1st Edition

The Routledge Handbook of Science and Empire

Edited By Andrew Goss Copyright 2021
    338 Pages 20 B/W Illustrations
    by Routledge

    338 Pages 20 B/W Illustrations
    by Routledge

    The Routledge Handbook of Science and Empire introduces readers to important new research in the field of science and empire. This compilation of inquiry into the inextricably intertwined history of science and empire reframes the field, showing that one could not have grown without the other.

    The volume expands the history of science through careful attention to connections, exchanges, and networks beyond the scientific institutions of Europe and the United States. These 27 original essays by established scholars and new talent examine: scientific and imperial disciplines, networks of science, scientific practice within empires, and decolonised science. The chapters cover a wide range of disciplines, from anthropology and psychiatry to biology and geology. There is global coverage, with essays about China, Southeast Asia, the Pacific, Australia and New Zealand, India, the Middle East, Russia, the Arctic, and North and South America. Specialised essays cover Jesuit science, natural history collecting, energy systems, and science in UNESCO.

    With authoritative chapters by leading scholars, this is a guiding resource for all scholars of empire and science. Free of jargon and with clearly written essays, the handbook is a valuable path to further inquiry for any student of the history of science and empire.

    1. Introduction: an imperial turn in the history of science
    Andrew Goss

    2. Situating the empire in history of science
    Pratik Chakrabarti

    3. Cartography and empire from early modernity to postmodernity
    Thomas Simpson

    4. Racial science
    James Poskett

    5. Meteorology and empire
    Martin Mahony

    6. Colonial psychiatry
    Matthew M. Heaton

    7. Anthropology and empire
    Fenneke Sysling

    8. Natural history collections and empire
    Andreas Weber

    9. Non-Western collectors and their contributions to natural history, c. 1750–1940
    Jennifer R. Morris

    10. Energy and empire
    Nathan Kapoor

    11. Science, empire, and the old Society of Jesus, 1540–1773
    Maria Pia Donato and Sabina Pavone

    12. Networks of knowledge in the Indo-Pacific, 1600–1800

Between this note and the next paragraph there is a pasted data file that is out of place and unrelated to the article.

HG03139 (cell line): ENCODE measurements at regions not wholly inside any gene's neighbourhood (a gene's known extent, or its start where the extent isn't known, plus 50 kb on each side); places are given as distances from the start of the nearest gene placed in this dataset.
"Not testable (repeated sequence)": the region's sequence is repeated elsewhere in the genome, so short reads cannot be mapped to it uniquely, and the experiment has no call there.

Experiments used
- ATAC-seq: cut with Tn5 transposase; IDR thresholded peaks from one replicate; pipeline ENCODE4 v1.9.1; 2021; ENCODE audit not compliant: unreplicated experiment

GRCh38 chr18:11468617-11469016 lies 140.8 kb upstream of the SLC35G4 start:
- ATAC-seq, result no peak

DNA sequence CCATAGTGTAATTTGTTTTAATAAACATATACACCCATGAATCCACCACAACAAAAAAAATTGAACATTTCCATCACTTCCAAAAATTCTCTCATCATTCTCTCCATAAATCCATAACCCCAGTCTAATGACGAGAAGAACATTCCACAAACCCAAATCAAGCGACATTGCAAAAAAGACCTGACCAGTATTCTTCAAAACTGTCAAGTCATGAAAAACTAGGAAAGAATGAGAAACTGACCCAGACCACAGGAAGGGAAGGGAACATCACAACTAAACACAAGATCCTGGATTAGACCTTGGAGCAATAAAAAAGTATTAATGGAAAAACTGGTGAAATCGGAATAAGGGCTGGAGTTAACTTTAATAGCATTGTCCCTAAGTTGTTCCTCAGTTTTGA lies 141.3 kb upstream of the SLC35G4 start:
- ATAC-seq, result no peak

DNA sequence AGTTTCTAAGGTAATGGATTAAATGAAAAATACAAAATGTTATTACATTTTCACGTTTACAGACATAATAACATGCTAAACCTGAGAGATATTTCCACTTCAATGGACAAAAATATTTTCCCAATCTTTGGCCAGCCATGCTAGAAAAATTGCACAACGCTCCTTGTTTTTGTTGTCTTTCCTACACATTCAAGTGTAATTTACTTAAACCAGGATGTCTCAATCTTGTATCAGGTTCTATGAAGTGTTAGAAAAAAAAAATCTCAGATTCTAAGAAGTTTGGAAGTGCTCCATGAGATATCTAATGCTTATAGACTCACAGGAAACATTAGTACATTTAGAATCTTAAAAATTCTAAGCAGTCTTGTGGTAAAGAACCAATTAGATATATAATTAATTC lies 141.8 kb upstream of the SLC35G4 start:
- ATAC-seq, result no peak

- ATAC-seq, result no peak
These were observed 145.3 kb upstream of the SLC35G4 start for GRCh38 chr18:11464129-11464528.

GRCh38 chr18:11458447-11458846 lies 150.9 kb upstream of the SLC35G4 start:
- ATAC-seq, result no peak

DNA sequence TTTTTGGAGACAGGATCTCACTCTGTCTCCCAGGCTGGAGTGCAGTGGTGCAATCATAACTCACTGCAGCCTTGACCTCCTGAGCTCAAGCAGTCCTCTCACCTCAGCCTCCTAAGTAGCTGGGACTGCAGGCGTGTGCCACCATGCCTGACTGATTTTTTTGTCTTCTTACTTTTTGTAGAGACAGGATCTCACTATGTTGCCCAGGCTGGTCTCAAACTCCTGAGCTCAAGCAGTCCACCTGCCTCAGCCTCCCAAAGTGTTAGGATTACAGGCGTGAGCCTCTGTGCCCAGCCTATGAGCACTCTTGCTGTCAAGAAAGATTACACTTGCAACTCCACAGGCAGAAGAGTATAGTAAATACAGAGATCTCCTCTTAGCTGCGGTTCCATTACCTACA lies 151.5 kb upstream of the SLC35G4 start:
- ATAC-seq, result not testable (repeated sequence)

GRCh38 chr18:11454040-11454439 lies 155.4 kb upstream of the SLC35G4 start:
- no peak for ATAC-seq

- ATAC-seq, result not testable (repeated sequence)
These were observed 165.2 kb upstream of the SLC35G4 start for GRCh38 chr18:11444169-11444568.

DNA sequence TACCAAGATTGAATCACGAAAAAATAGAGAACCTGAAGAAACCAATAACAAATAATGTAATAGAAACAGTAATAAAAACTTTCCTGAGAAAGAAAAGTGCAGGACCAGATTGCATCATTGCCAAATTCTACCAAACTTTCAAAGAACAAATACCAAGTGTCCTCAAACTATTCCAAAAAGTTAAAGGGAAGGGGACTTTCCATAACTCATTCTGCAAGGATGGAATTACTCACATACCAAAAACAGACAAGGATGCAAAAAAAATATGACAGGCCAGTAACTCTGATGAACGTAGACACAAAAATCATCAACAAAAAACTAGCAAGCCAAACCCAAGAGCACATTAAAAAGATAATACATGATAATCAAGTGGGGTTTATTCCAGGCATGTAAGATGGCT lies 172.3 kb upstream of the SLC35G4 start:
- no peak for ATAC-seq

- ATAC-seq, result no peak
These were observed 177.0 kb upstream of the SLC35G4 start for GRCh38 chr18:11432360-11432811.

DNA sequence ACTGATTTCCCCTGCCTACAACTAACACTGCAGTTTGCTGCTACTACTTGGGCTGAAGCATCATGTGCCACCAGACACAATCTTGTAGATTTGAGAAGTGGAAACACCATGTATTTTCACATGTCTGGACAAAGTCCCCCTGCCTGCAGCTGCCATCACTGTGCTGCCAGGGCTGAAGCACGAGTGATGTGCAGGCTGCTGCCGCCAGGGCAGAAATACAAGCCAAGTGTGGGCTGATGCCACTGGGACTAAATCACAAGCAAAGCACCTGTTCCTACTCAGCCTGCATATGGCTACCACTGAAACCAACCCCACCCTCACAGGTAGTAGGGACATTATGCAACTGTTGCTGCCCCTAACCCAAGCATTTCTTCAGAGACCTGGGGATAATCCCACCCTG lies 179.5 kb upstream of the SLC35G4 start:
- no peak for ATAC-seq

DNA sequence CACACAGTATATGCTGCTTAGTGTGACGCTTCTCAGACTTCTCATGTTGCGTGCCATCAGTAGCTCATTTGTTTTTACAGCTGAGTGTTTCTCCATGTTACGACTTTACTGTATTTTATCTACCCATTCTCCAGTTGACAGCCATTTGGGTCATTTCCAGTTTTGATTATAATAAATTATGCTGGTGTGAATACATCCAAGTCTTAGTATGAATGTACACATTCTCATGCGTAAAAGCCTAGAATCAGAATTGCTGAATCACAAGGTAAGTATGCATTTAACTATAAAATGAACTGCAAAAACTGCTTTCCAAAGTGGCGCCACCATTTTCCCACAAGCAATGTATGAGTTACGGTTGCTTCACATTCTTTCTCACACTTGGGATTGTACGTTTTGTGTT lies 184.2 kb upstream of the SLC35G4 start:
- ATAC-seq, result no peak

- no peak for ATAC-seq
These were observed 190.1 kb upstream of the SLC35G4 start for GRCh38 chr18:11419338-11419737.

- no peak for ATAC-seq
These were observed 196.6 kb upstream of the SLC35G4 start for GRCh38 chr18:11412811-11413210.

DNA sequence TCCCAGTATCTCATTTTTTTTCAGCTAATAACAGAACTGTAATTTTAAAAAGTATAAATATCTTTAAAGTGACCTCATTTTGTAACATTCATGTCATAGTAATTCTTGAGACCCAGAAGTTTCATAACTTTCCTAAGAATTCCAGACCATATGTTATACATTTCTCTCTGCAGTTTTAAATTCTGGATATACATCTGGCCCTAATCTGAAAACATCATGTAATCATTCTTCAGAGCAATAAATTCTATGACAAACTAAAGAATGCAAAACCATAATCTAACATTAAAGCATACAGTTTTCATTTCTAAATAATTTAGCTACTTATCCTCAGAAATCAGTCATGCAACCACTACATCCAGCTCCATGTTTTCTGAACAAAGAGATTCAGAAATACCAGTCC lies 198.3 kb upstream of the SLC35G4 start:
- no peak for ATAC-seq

Dorit Brixius

    13. Between transimperial networking and national antagonism: German scientists in the British Empire during the long nineteenth century
    Ulrike Kirchberger

    14. Iberian science, Portuguese Empire, and cultures of inquiry in early-modern Europe
    Hugh Cagle

    15. The dynamic trajectory of French colonialism and science
    Michael A. Osborne

    16. Another empire: science in the Ottoman lands

    Daniel A. Stolz

    17. The planting of "colonial" science in Russian soil
    Anna Kuxhausen

    18. Scientific knowledge in the Qing Empire: engaging with the world, 1644–1911
    James Flowers

    19. Empire, cultivation, and the environment in Southeast Asia since 1500
    Timothy P. Barnard

    20. Science and its publics in British India
    Charu Singh

    21. From history of science to history of knowledge?: themes and perspectives in colonial Australasia
    James Beattie and Ruth A. Morgan

    22. Empires and science: the case of the sixteenth-century Iberian Empire
    Antonio Barrera-Osorio

    23. Science in early North America
    Cameron B. Strang

    24. Science, the United States, and Latin America
    Megan Raby

    25. Arctic science
    Nanna Katrine Lüders Kaalund

    26. Science and decolonisation in UNESCO
    Casper Andersen

    27. Decolonising science and medicine in Indonesia
    Hans Pols


    Andrew Goss is Professor of History at Augusta University, Georgia.

    "Overall, the handbook is an excellent resource for any scholar interested in the topic. I would recommend it to graduate students for their comprehensive exams, to course instructors to provide readings for an undergraduate class, and to scholars engaging with or looking for a quick introduction to any of these topics." - Sarah Qidwai, University of Regensburg